Color, Pattern, Texture & Shape
The Color Wheel:
Red, yellow, & blue.
Green, orange, & purple. These are created from the primary.
Colors that are adjacent on the color wheel.
Colors that are opposite on the color wheel.
Basic Color Theory:
There are three vital parts to color: the subject, the light source, and the viewer.
- The Subject - Different materials will absorb light in a different way. A flat, smooth surface will often times reflect an even color because the light is reflected very directly; however a rough, rounded object will reflect the light in various directions. Think fabric, textures, and sheen. For instance with sheers, when the fabric is gathered the color is more intense compared to a flat sample.
- The Light Source - This is why exact matching fabrics is next to impossible. It’s more practical to expect an acceptable match, one that is pleasing to the eye and depends on the end use. Two items may appear to match exactly under an incandescent lamp, but not under a fluorescent lamp. This is referred to as metamerism or a metameric pair.
- The Viewer - You know the saying “in the eye of the beholder”? Well, color may truly be in the brain of the beholder. Color perception is determined by how we process the images we see and let’s face it, no two of us are alike.
Hue, Value, & Saturation
Hue – Hue = color. From red to yellow to blue and everything in between, it’s the basic color families.
Value – from light to dark.
Saturation – also known as Chroma. When a color is referred to as “clean” it means brighter or clearer. Dirty colors tend to be more grayed out or even “muddy” looking.
Tints, Tones, & Shades
Tints = Hue + white.
Tones = Hue+ gray.
Shades = Hue + black.
More importantly than the understanding of basic color theory, is to remember that color is personal. It’s how it makes you feel. The inspiration can come from anywhere – nature or a beloved piece of artwork.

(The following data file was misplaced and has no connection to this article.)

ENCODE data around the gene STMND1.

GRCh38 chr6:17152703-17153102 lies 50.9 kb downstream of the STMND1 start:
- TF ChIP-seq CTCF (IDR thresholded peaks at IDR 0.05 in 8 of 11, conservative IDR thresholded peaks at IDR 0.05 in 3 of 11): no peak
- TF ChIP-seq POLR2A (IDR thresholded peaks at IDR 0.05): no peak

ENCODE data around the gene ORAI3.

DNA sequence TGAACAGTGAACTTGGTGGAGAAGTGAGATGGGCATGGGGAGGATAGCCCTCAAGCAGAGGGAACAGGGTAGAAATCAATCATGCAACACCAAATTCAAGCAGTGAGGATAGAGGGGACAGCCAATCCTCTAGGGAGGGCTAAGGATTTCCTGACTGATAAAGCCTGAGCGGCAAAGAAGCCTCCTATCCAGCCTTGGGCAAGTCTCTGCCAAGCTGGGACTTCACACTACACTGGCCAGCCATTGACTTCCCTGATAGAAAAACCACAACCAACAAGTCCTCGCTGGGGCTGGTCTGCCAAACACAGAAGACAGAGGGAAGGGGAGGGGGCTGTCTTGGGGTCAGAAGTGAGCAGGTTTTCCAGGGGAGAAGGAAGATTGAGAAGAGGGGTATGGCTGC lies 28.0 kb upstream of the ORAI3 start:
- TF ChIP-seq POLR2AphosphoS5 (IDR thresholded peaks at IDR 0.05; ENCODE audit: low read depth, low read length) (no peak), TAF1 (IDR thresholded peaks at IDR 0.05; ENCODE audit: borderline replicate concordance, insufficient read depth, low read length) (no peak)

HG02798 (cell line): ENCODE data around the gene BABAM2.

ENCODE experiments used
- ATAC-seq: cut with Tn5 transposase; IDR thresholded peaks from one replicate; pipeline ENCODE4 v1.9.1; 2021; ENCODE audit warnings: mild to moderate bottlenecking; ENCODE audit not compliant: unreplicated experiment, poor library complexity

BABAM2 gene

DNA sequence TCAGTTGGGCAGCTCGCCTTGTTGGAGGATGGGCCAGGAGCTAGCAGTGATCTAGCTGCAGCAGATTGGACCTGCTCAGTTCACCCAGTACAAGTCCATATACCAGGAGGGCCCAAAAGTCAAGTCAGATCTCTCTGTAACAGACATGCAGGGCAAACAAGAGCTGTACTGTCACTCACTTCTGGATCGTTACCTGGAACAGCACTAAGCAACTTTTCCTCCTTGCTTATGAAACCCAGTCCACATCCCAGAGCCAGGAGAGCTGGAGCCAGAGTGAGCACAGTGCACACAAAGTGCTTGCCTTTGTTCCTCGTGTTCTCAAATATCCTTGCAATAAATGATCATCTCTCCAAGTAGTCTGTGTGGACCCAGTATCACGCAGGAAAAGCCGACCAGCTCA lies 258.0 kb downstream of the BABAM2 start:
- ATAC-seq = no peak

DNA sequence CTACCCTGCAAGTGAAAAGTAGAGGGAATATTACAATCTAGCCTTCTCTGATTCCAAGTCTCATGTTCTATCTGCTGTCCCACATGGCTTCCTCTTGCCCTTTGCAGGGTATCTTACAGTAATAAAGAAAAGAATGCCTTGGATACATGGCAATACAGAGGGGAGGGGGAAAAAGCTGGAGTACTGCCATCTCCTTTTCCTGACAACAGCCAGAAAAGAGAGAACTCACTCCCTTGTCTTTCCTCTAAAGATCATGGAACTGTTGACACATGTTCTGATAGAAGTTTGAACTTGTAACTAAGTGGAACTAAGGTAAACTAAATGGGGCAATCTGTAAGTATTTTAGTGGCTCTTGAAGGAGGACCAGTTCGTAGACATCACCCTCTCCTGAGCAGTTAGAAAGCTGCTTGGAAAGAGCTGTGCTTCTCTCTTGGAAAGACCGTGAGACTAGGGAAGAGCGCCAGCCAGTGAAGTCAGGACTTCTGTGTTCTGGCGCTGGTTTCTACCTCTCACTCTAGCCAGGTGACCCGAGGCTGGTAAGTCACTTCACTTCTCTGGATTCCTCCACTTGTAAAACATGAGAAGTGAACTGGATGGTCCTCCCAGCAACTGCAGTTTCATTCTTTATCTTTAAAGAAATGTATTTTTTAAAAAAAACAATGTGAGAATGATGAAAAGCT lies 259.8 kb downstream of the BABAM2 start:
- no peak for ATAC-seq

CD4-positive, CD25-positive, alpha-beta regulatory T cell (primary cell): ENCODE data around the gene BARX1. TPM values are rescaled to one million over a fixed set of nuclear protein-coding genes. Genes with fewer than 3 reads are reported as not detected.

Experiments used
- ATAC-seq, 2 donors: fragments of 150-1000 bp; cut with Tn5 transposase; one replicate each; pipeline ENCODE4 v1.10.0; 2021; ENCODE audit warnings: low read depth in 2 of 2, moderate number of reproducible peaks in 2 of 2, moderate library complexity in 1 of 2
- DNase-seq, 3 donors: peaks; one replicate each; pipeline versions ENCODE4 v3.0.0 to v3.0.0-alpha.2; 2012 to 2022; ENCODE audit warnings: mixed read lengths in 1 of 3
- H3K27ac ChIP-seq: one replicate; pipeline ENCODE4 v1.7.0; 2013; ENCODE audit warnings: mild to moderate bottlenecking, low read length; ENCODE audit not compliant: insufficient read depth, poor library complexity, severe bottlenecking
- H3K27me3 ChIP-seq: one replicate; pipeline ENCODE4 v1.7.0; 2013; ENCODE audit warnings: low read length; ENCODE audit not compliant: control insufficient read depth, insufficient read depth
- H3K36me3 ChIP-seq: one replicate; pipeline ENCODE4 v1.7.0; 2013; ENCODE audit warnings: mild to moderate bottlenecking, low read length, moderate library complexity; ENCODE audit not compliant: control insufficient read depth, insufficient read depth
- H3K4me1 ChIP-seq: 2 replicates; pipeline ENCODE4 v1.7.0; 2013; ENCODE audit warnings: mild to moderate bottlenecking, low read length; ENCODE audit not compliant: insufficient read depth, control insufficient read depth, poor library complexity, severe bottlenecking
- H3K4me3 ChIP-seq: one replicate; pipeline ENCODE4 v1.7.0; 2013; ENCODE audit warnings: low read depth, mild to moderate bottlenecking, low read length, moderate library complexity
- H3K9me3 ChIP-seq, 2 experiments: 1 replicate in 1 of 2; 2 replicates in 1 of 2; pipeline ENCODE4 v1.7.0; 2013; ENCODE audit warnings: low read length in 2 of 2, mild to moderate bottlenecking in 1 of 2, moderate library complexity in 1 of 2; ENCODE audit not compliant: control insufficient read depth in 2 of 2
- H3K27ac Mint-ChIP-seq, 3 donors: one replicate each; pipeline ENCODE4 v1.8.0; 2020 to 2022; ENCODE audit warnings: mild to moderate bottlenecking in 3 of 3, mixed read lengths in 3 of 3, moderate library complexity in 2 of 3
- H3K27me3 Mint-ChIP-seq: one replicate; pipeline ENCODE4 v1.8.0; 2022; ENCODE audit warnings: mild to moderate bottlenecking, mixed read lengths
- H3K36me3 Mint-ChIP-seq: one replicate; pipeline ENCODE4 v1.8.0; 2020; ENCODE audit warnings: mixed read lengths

High impact hues will amp up the energy of a room. Inky, dark tones will bring it all in close, making the space feel cozy and intimate. Think about wrapping up in a blanket with a good book, on a rainy day.
What about Neutrals, right? They are often the basis for most designs, think timeless, classic, perhaps minimalist. This also makes it easy to accessorize with pops of color through pillows, top treatments or drapery panels.
Pattern & Texture
Patterns can really help a room from falling flat or hitting one note. If a neutral palette is your thing, great, but now try mixing more patterns in varying scales and styles. Adding in textures brings yet another layer of visual interest. When picking patterns it never hurts to pick the obvious coordinate, but mix it up by trying out unexpected combinations you may not normally think of. You might be pleasantly surprised.
Shapes are transformative. There is no better way to make a room seem as though it’s something it’s not. For instance, shaped cornices can disguise or compliment the architecture. If the room seems small, think vertical lines, as in long drapes mounted near the ceiling. This creates an elegant grander ambiance which in turn heightens the look of the room.
If you have the opposite design dilemma & the ceiling s are very tall, think horizontal lines to visually bring the ceiling down.
Create a dramatic space with uniquley shaped vanes from Allure Transitional Shades